It’s strange to feel sheepish about loving a film that won six Academy Awards, including Best Picture—a critical and commercial smash that earned nearly $700 million at the global box office and has been chosen for preservation in the National Film Archive.
And yet: Exactly two decades after its release, calling Forrest Gump one of your favorite movies is an act bound to raise eyebrows, provided you’re talking to anyone who fancies herself a film buff. Most anti-Gumpers resent the movie more for what it isn’t than what it is; as they’ll be the first to remind you, Robert Zemeckis’s film bested Pulp Fiction, now widely regarded as the movie most deserving of the top prize at the 67th Annual Academy Awards. (The Shawshank Redemption also has its partisans, though they’re a less vocal minority.) More passionate haters will attack the movie itself, calling Gump mawkishly melodramatic, aggressively uncool, an elaborate production designed to pander to a certain demographic’s documented historical vanity.
There is only one thing I can say about
the war in Vietnam these joyless jerks: Yeah. So?
We unapologetic Forrest folk love Zemeckis’s movie for precisely the same reasons its detractors despise it—its delightfully contrived story, its naked sentimentality, Tom Hanks’s wide-eyed performance, which invites parody even as it inspires sympathy. Nearly every line is sharp and polished enough to stick in your mind like a particularly catchy song lyric; nearly every music cue is perfectly on the nose. (Seriously, Baby Boomer Santa must have been the soundtrack’s supervisor.) Call it hokey if you will—but I prefer timeless.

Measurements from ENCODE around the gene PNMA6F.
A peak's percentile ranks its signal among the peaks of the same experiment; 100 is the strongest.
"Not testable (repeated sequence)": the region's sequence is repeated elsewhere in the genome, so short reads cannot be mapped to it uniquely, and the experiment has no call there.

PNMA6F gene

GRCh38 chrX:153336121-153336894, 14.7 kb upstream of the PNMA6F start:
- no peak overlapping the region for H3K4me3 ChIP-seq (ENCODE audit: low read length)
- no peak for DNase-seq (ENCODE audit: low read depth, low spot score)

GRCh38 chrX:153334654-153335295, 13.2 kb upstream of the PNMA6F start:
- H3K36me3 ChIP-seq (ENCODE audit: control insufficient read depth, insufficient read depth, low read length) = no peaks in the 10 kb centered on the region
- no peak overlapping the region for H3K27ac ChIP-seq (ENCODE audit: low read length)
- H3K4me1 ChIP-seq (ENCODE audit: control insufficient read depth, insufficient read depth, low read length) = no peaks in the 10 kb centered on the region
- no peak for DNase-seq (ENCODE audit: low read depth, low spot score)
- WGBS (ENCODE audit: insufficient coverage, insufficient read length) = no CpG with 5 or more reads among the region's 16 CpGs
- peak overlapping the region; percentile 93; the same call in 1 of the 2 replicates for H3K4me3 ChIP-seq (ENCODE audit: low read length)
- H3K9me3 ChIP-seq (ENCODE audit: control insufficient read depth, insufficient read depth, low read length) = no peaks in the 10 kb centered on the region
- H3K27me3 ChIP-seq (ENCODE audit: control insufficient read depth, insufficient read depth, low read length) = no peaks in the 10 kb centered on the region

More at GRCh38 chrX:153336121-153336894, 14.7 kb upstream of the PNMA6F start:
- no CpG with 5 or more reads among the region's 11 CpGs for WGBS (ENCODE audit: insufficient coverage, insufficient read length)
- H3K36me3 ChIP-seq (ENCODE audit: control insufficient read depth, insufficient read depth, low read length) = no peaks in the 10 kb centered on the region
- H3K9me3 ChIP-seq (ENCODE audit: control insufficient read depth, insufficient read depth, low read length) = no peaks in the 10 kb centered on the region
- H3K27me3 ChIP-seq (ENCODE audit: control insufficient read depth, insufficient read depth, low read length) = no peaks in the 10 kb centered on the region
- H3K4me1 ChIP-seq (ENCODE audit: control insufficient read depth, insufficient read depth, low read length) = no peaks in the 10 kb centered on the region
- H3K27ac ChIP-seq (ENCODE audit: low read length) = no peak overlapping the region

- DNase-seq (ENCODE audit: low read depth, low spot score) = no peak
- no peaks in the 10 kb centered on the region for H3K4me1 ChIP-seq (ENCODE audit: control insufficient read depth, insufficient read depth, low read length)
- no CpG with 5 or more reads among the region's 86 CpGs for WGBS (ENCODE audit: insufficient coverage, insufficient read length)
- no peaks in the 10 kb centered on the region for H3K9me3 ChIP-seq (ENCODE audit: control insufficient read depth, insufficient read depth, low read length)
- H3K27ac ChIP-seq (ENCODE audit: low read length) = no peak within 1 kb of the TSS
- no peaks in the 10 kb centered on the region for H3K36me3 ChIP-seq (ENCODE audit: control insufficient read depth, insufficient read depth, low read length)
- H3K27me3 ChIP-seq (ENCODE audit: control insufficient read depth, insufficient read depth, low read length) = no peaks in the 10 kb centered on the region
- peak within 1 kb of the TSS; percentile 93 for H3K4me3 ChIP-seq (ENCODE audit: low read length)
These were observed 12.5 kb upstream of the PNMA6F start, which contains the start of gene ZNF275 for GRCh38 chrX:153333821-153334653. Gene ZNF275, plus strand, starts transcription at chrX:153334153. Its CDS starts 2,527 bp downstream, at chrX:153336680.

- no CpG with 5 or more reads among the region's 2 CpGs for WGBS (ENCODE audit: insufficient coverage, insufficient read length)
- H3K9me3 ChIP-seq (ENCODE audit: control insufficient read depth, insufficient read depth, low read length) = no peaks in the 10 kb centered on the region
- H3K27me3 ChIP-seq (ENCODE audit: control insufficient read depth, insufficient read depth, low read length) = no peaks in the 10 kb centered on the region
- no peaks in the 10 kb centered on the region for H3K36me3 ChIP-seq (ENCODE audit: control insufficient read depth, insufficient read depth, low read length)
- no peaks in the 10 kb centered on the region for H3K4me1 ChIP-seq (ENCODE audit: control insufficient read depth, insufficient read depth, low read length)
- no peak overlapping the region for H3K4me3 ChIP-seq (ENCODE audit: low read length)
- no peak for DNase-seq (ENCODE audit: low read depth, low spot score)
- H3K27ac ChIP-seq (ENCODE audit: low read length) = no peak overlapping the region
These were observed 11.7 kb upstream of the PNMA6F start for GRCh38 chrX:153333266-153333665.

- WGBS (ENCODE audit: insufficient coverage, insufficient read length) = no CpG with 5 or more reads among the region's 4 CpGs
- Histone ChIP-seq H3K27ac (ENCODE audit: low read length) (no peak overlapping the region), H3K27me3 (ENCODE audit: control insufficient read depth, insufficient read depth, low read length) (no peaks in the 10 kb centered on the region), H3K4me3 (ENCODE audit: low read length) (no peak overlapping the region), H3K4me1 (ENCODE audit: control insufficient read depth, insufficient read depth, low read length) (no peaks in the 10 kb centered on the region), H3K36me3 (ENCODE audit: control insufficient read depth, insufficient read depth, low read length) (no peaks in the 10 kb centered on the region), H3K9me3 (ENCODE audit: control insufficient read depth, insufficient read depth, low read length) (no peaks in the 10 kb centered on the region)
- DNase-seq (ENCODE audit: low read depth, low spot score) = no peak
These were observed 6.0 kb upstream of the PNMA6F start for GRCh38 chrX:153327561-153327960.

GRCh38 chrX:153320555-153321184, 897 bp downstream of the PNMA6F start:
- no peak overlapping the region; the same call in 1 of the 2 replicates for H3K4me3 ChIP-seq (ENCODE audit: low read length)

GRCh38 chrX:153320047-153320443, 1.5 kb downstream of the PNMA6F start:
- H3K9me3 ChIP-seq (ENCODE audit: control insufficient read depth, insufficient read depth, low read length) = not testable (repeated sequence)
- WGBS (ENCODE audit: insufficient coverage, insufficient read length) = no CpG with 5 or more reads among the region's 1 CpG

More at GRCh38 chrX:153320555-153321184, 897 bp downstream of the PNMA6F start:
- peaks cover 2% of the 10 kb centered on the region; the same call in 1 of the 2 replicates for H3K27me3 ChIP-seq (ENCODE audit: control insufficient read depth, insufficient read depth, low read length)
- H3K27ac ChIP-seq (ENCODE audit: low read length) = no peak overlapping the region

The movie’s best quality, though, may be its surprising density: There’s enough going on in Gump to make it perfect rewatch fodder, and each time you see it, you’re likely to come away with a new favorite part. And I’m not just talking about the marquee moments that have entered Greatest Movie Catchphrase territory (“Life is like a box of chocolates,” “I may not be a smart man, but I know what love is,” “Run, Forrest, run!”). So in celebration of Forrest’s 20th anniversary, let’s run down 10 of the movie’s undersung gems. Sure, maybe none of them is cool enough to decorate your freshman dorm room—but you know what? That’s okay. Sometimes, there just aren’t enough rocks.
10. “She taught me how to climb. I showed her how to dangle!”
9. The less-than-great quality of the John Lennon scene, featuring words that don’t match Remastered Lennon’s lip movements and a vocal impersonator who kinda sounds like Wakko Warner. It is still great.
8. Forrest: “Lieutenant Dan, what are you doing here?” Lieutenant Dan: “I’m here to try out my sea legs.” Forrest: “But you ain’t got no legs, Lieutenant Dan.”
7. “I musta drank me about 15 Dr. Peppers.”
6. President Johnson: “Where were you hit?” Forrest: “In the buttocks, sir.” Bonus points for the excellent use of “Mrs. Robinson.”
5. The honest puzzlement in Forrest’s voice when his pal doesn’t want a frozen treat: “Lieutenant Dan! Ice cream!”
4. “Sorry I had a fight in the middle of your Black Panther party.” Saying this is the only proper way to leave a group gathering.
3. The pan over to Jenny’s horrified roommate after Forrest comes to her dorm room.
2. Anything involving Forrest and the drill sergeant: “Goddamnit, Gump! You’re a goddamn genius! This is the most outstanding answer I have ever heard. You must have a goddamn I.Q. of 160.”
1. “You know what I think? I think you should go home to Greenbow AlaBAMA!”